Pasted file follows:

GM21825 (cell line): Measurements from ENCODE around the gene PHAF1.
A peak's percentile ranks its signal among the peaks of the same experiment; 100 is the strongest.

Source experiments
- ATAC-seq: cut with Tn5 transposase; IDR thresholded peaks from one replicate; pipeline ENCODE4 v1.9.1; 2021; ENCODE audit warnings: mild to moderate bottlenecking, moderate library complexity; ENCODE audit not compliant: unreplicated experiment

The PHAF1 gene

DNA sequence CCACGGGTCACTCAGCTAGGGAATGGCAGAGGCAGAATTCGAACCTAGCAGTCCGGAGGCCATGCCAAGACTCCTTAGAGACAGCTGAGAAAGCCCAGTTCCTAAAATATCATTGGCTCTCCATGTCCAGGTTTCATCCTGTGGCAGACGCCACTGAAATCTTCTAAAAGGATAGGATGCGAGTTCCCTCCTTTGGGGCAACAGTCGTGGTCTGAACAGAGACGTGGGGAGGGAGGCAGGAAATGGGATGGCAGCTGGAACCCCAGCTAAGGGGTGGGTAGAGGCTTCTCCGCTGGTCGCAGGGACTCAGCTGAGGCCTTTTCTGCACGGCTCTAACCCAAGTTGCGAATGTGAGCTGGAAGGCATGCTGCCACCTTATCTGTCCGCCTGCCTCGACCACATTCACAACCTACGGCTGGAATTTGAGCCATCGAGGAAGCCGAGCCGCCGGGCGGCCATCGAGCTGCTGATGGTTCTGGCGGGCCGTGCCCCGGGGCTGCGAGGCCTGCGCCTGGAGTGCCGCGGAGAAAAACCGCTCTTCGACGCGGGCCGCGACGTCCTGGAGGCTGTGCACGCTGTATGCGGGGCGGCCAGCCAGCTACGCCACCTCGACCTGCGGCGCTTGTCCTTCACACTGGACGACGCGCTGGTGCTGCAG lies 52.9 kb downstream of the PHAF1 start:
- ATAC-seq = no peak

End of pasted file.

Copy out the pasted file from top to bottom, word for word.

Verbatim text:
GM21825 (cell line): Measurements from ENCODE around the gene PHAF1.
A peak's percentile ranks its signal among the peaks of the same experiment; 100 is the strongest.

Source experiments
- ATAC-seq: cut with Tn5 transposase; IDR thresholded peaks from one replicate; pipeline ENCODE4 v1.9.1; 2021; ENCODE audit warnings: mild to moderate bottlenecking, moderate library complexity; ENCODE audit not compliant: unreplicated experiment

The PHAF1 gene

DNA sequence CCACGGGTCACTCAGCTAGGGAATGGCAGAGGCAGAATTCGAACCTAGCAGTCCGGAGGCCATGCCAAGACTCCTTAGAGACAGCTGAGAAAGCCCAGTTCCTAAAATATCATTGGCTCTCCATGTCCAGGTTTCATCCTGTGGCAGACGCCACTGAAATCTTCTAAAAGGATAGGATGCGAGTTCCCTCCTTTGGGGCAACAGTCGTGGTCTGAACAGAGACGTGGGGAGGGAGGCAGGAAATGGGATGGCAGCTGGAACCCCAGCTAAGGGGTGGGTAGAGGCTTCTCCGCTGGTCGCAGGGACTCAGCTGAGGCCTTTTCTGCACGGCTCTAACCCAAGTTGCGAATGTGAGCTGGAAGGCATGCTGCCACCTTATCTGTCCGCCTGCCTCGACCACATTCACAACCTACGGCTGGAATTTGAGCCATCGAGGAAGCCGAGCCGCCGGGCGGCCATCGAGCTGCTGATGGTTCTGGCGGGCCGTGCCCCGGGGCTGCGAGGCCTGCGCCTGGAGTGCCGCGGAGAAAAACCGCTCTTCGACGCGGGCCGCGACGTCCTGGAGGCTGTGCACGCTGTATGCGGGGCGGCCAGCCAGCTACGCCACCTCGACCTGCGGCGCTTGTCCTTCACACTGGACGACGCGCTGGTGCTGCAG lies 52.9 kb downstream of the PHAF1 start:
- ATAC-seq = no peak